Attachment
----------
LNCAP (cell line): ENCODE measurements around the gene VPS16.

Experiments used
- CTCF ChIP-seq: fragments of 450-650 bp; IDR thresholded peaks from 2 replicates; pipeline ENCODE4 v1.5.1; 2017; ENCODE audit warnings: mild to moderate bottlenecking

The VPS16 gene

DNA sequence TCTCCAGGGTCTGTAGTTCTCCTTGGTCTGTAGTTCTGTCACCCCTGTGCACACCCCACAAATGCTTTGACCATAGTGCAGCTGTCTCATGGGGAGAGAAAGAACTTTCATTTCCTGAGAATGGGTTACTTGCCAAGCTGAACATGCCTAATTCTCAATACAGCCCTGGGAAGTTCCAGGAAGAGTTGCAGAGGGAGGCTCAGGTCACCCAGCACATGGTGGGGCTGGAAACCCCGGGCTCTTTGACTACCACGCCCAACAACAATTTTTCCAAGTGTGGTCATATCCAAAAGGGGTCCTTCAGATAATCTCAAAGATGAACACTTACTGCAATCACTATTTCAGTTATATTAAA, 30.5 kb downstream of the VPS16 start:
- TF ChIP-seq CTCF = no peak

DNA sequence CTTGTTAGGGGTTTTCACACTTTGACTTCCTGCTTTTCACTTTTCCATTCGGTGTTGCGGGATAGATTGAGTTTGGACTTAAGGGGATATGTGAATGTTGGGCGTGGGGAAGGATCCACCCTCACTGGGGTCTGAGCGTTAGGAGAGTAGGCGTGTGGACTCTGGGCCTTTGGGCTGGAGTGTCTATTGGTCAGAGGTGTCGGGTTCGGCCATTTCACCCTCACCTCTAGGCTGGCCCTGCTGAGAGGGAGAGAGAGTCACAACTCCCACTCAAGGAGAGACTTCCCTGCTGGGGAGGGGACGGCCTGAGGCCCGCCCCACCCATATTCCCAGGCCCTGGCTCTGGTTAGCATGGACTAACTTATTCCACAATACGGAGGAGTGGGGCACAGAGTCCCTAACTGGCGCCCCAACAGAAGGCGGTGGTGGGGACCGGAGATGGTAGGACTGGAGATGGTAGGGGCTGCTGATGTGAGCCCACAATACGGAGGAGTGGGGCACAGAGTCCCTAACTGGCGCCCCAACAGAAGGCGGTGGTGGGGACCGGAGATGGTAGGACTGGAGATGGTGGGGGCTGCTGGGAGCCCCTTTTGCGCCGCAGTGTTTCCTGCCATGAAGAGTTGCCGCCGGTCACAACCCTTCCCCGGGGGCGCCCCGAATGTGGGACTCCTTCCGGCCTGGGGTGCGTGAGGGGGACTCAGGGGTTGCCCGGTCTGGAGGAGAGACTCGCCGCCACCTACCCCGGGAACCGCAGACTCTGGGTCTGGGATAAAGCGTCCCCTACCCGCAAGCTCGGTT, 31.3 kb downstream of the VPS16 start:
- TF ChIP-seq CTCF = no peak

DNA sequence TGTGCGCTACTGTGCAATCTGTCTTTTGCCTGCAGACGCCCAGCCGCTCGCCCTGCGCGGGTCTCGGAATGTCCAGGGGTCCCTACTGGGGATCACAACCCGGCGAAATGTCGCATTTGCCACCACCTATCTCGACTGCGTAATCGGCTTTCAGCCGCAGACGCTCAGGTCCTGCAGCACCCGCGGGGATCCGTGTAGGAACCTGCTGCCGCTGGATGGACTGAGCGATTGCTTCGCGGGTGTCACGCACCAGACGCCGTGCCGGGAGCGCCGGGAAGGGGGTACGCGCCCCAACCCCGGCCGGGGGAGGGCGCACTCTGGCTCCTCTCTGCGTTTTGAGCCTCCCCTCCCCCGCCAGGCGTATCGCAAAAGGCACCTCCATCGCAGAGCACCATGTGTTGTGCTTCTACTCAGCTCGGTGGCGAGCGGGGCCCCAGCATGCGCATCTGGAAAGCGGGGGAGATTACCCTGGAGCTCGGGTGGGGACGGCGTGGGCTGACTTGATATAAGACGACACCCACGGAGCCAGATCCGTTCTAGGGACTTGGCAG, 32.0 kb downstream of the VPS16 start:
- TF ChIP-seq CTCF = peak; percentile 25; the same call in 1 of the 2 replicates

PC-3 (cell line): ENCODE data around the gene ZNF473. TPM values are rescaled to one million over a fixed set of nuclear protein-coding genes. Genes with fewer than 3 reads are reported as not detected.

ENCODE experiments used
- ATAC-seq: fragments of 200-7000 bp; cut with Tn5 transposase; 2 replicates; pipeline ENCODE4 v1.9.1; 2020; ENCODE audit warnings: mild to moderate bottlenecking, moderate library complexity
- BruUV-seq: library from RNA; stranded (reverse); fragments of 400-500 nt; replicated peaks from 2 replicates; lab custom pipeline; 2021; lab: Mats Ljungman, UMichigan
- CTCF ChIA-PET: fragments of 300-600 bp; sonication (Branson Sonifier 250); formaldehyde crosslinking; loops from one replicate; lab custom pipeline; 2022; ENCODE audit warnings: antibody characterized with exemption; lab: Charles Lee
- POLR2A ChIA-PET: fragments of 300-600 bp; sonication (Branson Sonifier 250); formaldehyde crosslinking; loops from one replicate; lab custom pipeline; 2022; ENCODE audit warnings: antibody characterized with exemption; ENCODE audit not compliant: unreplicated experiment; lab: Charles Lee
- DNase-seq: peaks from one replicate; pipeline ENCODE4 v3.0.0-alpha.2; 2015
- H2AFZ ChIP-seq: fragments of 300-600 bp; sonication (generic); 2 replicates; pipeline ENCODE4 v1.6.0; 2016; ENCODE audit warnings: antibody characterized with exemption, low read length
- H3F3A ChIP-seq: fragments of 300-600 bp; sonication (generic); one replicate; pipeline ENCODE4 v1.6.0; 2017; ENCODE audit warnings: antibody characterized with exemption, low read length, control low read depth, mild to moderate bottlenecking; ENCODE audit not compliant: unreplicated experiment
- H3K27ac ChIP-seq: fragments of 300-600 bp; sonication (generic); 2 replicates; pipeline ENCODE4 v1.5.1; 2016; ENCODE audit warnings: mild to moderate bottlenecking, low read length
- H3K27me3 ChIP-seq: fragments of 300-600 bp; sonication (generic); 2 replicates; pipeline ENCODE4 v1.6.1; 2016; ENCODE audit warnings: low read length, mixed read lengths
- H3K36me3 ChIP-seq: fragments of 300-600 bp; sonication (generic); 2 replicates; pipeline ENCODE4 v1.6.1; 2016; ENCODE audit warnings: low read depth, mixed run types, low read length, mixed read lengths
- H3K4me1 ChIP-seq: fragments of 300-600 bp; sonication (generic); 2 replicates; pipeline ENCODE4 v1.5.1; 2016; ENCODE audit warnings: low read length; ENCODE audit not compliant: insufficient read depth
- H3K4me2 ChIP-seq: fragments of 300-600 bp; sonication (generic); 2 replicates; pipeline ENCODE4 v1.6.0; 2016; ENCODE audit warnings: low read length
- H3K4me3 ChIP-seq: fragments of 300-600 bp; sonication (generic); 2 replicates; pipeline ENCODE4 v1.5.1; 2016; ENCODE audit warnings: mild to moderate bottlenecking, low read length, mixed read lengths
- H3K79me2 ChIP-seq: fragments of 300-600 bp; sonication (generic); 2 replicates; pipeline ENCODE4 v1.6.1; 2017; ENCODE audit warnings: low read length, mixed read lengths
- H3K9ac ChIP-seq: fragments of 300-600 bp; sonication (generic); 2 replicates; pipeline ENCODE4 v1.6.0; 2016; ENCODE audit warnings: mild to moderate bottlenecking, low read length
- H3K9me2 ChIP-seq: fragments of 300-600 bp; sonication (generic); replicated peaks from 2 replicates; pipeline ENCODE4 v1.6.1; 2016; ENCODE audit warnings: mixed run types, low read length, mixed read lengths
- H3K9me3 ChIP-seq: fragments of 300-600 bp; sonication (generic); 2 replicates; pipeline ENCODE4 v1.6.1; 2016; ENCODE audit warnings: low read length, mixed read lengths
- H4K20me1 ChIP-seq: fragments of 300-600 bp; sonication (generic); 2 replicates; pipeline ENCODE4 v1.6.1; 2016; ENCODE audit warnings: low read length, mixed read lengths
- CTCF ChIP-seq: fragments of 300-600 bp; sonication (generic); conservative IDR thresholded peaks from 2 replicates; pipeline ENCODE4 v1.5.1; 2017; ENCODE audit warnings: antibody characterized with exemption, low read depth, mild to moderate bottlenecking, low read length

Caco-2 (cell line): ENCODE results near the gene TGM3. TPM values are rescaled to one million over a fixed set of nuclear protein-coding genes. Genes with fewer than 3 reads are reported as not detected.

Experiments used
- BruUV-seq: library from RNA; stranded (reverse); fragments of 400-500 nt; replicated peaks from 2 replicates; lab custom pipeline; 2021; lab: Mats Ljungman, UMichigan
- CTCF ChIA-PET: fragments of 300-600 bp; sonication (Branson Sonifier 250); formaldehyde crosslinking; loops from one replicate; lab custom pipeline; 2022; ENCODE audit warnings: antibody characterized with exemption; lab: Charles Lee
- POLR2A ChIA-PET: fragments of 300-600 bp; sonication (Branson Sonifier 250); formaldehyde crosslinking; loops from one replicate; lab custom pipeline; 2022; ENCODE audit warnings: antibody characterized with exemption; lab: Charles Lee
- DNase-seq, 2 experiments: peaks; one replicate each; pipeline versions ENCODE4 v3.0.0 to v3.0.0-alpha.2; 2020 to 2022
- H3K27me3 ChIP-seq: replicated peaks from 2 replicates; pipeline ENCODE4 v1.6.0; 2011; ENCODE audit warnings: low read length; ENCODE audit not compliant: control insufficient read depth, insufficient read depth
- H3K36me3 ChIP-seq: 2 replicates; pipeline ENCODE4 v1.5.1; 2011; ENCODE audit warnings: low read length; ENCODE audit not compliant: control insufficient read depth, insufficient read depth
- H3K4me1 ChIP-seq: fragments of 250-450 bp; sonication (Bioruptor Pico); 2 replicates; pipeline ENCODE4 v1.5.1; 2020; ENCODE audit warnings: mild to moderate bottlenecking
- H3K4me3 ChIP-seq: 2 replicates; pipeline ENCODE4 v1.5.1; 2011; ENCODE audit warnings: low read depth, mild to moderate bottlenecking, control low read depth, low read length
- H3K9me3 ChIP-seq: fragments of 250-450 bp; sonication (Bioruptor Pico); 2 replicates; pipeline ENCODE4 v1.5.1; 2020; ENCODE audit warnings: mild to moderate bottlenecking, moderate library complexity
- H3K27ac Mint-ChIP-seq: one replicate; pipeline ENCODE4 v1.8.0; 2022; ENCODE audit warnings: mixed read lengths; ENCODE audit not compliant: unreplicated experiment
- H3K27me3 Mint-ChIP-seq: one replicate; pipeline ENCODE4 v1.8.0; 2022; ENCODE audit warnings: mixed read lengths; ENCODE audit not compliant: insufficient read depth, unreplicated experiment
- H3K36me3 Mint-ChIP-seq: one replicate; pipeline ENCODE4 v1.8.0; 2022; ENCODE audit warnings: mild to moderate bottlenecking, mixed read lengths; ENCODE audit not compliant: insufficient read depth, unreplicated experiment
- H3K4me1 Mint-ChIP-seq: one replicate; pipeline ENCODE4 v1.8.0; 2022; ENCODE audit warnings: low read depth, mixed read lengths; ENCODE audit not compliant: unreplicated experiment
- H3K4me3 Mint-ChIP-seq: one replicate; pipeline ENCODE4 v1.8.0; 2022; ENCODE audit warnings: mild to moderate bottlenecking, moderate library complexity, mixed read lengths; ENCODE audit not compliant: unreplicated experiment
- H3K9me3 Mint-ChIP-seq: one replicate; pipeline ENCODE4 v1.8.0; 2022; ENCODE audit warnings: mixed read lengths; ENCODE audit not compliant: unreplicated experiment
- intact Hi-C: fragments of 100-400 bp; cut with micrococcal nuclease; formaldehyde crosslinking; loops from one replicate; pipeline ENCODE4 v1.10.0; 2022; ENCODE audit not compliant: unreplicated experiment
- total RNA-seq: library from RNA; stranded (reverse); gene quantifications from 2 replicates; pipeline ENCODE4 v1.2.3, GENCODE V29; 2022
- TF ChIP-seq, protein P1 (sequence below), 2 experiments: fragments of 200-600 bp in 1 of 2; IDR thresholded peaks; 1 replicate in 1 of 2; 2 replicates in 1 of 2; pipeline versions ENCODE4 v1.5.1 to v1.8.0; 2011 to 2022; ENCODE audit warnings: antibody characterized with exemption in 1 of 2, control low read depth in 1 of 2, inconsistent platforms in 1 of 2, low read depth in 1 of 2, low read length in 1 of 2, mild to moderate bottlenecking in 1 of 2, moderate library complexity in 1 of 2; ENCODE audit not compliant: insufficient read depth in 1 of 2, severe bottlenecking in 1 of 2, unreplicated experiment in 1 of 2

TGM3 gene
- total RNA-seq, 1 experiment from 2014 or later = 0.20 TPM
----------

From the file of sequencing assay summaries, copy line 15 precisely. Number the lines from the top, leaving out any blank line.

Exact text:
- CTCF ChIA-PET: fragments of 300-600 bp; sonication (Branson Sonifier 250); formaldehyde crosslinking; loops from one replicate; lab custom pipeline; 2022; ENCODE audit warnings: antibody characterized with exemption; lab: Charles Lee